How To Clear An Overgrown Garden Organically

Last Updated on May 20, 2022 by Real Men Sow

Over the years, areas that are left alone will soon be invaded by an assortment of invasive plants. These included poison ivy and privet, as well as many tree seedlings. How should you then clear an overgrown garden when it’s so chaotic?

Why’s Your Garden Overgrown In The First Place

Even in well-drained garden soil, it doesn’t take long before wild animals invade your cultivated space. The first thing to happen is giant weeds and grasses. Next, brambles and tree seedlings are introduced, along with invasive berry-bearing shrubs. These include multiflora roses, privets, autumn olives, and possibly some Japanese honeysuckle.

Brambles can be difficult which is why choosing the best cutters for brambles is beneficial to clear up your garden.

How To Clear An Overgrown Garden According To Professionals

To clear an overgrown garden, many property management books will advise you to use herbicides in order to restore order to neglected gardens. However, chemicals aren’t always a good solution. It is not possible to get rid of weeds, woody and established perennial plants in one sweep. It usually takes two to three decades to remove unwanted plants from overgrown spaces and to restore the ability of these plants to grow good vegetables.

How To Clear An Overgrown Garden Effectively and Organically

If you are clearing a garden that is overgrown, it is important to first remove any woody trees or shrubs. To dig around the plant, use a sharp spade. This will give you an idea of its root structure. Next, use a sharp hatchet or a spade to remove any roots that are not covered. You can either dig more or use a Brush Grubber to pull the plant with the help of a vehicle or lawn mower.

Clear Woods And Brambles Effectively

Do not remove woodies more than a few inches from the ground. They can pose a danger to lawnmower blades and humans. If you are unable to remove an existing tree or shrub, cut the stump as close as possible to the ground. Next, use a drill and fill the holes with salt. Salt will kill any roots that may remain in the soil and help eliminate competition.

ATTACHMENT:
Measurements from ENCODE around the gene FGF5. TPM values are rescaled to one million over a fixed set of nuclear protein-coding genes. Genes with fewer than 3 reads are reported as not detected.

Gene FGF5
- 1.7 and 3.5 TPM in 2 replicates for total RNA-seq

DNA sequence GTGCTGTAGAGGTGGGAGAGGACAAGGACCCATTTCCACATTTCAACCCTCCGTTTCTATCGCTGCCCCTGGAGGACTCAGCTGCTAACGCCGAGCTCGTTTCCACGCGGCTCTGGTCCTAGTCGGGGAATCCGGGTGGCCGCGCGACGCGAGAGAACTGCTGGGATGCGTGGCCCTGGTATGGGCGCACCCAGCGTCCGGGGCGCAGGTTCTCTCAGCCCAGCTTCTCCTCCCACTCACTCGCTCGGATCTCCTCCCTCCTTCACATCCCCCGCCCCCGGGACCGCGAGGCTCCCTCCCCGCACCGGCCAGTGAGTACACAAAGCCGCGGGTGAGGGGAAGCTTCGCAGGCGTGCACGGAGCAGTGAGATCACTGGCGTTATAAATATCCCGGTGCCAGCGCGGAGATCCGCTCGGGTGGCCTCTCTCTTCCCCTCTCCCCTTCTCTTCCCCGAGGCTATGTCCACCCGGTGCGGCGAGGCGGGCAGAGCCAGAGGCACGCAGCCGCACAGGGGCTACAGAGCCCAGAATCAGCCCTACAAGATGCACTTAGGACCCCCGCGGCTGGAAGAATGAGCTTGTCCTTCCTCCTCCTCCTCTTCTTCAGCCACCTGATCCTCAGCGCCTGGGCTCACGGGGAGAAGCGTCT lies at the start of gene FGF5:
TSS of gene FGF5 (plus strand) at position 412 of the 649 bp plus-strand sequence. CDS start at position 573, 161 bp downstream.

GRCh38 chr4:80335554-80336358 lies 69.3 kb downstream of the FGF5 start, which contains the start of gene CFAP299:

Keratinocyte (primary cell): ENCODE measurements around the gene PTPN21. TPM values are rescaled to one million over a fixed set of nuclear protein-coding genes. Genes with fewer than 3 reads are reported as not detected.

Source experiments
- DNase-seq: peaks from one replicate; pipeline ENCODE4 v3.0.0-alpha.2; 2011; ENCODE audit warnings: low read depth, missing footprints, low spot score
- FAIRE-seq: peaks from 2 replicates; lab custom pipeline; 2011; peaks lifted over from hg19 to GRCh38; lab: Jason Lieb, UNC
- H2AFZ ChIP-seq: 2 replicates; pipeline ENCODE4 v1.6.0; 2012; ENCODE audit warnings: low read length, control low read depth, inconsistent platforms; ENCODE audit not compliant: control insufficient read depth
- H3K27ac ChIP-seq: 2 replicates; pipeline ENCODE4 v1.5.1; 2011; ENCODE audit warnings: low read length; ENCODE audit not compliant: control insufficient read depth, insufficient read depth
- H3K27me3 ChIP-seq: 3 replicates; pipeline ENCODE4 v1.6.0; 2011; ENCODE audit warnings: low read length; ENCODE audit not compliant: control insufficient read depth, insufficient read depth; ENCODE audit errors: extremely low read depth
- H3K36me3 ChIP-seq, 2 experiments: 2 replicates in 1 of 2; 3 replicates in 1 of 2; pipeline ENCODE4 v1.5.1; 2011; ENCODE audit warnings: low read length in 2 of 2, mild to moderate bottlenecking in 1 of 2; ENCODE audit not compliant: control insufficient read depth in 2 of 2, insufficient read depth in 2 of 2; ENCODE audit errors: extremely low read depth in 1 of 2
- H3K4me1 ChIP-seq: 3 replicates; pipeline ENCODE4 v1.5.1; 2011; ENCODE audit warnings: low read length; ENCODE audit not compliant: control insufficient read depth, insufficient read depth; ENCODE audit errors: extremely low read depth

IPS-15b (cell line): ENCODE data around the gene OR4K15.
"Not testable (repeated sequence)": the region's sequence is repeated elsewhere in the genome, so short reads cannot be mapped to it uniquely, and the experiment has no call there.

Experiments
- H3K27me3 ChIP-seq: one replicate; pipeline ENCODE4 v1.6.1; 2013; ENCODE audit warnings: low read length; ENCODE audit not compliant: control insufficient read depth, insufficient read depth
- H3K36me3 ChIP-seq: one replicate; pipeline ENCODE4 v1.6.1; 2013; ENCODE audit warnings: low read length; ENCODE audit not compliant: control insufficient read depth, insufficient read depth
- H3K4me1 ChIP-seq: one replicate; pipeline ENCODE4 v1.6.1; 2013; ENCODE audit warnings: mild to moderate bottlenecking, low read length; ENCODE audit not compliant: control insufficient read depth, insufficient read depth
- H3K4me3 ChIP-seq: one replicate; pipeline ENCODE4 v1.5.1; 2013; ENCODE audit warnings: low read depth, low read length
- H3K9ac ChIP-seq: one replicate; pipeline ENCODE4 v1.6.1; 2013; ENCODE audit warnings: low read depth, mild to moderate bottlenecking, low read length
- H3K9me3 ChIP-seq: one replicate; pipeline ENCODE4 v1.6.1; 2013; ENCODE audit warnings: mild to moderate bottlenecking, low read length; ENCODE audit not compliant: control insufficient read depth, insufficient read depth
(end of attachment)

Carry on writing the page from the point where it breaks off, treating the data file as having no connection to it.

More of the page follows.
Even though vines and brambles can be difficult to remove, they are easy to get rid of. However, you should expect them to try to make a comeback from any roots left in the soil.


Tap-rooted perennial weeds like thistles, burdocks, and docks are the most resilient. It may take several years to manage established perennial weeds effectively. This is because, in addition to removing live plant parts, you also need to watch out for new seedlings which can be abundant for a few seasons.

After Your Cleared Your Overgrown Garden R

Once unwanted plants are removed, the next step is to plant a vigorous yet easy-to-control cover crop in the reclaimed space, so it quickly forms a thick cover of vegetation.

Restorative Cover Crops for Cleared Land

For example, you might use phacelia in spring, buckwheat in summer, or mustard in fall. As soon as the first cover crop starts to thin, take it down and plant another one. As you work, prepare to be humbled by the number of weeds and thug plants that have come back to life.

After three diggings and two cover crops, the soil can be shaped into permanent beds for long-term improvement, and you can grow undemanding crops like lettuce or dwarf beans. The overgrown garden is officially restored.

Dealing with Woody Debris 

Woody debris can be best shredded. If you have many saplings, renting a chipper might be worth it. My favorite material to paved around the composter or other mud-prone areas is wood chips. They are also great for mulching blueberries, as well as other plants that prefer acidic soil.

Burning Brambles

Prickly brambles are usually partially burned using a method that makes them charcoal or biochar. To begin, make a larger hole by digging out a blackberry/burdock pair. Next, pile up the accumulated debris and light it (under legal conditions). After adding more debris, set the fire to the top with soil. The material will continue to smolder until it reaches the end of its burn time. Half-burned pieces are left with holes from the fast fire, making them great habitats for soil biota, who thrive on shelter, oxygen and carbon in one area. This is the best way to transform thorny blackberry canes into useful tools for my garden.

How did you clear your overgrown garden? Any common issues you found here? Let us know!

Real Men Sow
Real Men Sow

Hello, I’m Pete and I’m currently based in the west of Scotland, in a small place called Rosneath, where I’m exploring my garden adventures. I personally started gardening around 6 years ago and initially, I started out by growing my favorite fruits and berries, such as strawberries, Raspberries & Gooseberries. Since then I’ve added a lot of vegetables and working closely with my neighbor, it’s been a lot of fun.